Epigenetic and in vivo comparison of diverse MSC sources reveals an endochondral signature for human hematopoietic niche formation

Andreas Reinisch, Nathalie Etchart, Daniel Thomas, Nicole A. Hofmann, Margareta Fruehwirth, Subarna Sinha, Charles K. Chan, Kshemendra Senarath-Yapa, Eun Young Seo, Taylor Wearda, Udo F. Hartwig, Christine Beham-Schmid, Slave Trajanoski, Qiong Lin, Wolfgang Wagner, Christian Dullin, Frauke Alves, Michael Andreeff, Irving L. Weissman, Michael T. LongakerKatharina Schallmoser, Ravindra Majeti, Dirk Strunk

Research output: Contribution to journalArticle

110 Citations (Scopus)

Abstract

In the last decade there has been a rapid expansion in clinical trials using mesenchymal stromal cells (MSCs) from a variety of tissues. However, despite similarities in morphology, immunophenotype, and differentiation behavior in vitro, MSCs sourced from distinct tissues do not necessarily have equivalent biological properties. We performed a genome-wide methylation, transcription, and in vivo evaluation of MSCs from human bone marrow (BM), white adipose tissue, umbilical cord, and skin cultured in humanized media. Surprisingly, only BM-derived MSCs spontaneously formed a BM cavity through a vascularized cartilage intermediate in vivo that was progressively replaced by hematopoietic tissue and bone. Only BM-derived MSCs exhibited a chondrogenic transcriptional program with hypomethylation and increased expression of RUNX3, RUNX2 , BGLAP, MMP13, and ITGA10 consistent with a latent and primed skeletal developmental potential. The humanized MSC-derived microenvironment permitted homing and maintenance of long-term murine SLAM+ hematopoietic stem cells (HSCs), as well as human CD34+/CD38-/CD90+/CD45RA+ HSCs after cord blood transplantation. These studies underscore the profound differences in developmental potential between MSC sources independent of donor age, with implications for their clinical use. We also demonstrate a tractable human niche model for studying homing and engraftment of human hematopoietic cells in normal and neoplastic states.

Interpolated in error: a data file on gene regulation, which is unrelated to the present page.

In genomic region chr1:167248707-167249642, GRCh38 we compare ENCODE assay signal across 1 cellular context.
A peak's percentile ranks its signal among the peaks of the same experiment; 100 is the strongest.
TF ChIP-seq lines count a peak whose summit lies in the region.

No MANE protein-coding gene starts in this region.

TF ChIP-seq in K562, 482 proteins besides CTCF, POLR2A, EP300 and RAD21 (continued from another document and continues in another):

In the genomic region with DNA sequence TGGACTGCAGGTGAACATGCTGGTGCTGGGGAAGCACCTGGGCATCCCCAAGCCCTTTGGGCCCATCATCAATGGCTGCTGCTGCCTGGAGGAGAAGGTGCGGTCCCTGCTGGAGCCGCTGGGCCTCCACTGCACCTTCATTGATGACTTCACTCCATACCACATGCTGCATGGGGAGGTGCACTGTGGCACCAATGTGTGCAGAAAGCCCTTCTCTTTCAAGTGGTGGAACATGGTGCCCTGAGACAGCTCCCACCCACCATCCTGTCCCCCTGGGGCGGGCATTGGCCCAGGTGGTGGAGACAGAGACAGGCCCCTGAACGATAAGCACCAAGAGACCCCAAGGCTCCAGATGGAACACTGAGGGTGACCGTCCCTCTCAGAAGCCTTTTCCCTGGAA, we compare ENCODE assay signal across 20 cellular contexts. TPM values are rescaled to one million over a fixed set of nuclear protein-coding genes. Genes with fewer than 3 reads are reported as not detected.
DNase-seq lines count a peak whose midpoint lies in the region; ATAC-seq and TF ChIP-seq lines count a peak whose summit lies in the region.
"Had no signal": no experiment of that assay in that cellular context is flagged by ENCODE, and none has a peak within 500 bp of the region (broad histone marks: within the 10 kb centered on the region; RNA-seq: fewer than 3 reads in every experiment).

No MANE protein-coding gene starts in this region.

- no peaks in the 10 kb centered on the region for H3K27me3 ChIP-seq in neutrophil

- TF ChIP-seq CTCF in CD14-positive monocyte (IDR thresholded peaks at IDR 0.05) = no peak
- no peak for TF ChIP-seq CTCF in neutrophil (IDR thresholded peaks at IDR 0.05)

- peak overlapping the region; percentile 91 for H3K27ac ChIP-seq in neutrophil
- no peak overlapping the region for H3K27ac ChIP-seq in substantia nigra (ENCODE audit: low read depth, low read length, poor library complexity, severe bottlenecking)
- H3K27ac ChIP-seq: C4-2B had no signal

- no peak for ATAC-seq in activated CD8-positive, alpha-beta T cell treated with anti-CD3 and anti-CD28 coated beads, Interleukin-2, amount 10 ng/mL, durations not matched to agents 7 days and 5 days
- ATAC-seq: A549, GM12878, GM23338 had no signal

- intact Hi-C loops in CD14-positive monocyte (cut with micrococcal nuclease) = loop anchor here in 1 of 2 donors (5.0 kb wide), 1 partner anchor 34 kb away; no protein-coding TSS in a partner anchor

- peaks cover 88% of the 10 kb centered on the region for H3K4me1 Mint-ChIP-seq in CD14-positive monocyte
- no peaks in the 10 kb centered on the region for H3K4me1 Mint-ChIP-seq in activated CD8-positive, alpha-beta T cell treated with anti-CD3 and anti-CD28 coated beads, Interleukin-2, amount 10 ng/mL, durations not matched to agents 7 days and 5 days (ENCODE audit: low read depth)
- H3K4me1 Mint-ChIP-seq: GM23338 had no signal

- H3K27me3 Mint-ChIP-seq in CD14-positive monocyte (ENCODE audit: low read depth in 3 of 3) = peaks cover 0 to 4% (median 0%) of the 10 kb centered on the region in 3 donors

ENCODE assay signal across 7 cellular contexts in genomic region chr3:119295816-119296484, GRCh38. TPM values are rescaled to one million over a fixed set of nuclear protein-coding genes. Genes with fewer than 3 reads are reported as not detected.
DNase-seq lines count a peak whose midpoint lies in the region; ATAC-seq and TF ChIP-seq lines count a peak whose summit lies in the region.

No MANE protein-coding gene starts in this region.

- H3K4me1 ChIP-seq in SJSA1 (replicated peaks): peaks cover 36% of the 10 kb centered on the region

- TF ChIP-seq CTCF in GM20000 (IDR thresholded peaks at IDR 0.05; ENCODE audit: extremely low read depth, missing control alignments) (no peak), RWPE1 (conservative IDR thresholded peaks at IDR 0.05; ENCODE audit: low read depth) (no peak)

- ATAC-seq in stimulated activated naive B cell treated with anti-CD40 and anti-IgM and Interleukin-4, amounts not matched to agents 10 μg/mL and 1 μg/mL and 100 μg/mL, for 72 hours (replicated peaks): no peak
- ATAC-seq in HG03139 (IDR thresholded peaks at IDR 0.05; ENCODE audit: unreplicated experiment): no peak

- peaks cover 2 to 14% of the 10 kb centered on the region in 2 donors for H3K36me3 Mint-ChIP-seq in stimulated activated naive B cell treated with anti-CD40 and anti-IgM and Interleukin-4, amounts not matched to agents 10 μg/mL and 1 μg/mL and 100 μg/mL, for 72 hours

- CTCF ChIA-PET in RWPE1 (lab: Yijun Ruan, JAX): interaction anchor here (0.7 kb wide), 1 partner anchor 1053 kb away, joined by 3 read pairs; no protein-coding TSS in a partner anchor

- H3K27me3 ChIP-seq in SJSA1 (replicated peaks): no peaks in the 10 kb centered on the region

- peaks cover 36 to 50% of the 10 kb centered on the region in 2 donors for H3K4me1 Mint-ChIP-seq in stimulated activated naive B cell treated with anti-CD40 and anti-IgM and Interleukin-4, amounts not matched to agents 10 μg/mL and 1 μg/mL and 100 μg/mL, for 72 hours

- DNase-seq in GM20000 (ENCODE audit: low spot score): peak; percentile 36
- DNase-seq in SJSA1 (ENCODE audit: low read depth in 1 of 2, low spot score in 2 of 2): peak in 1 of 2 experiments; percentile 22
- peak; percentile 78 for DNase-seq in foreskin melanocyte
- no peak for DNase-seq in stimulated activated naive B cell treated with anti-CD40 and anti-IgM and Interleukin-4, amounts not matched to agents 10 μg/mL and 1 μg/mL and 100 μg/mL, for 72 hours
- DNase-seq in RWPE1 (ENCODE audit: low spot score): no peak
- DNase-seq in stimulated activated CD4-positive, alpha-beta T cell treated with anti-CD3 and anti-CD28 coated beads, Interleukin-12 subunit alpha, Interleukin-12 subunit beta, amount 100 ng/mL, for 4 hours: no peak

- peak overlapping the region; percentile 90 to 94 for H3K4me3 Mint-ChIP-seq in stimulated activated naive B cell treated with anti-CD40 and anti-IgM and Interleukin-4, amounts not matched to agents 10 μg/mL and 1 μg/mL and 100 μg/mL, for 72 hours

Original languageEnglish
Pages (from-to)249-260
Number of pages12
JournalBlood
Volume125
Issue number2
DOIs
Publication statusPublished - 8 Aug 2015
Externally publishedYes

ASJC Scopus subject areas

  • Biochemistry
  • Immunology
  • Hematology
  • Cell Biology

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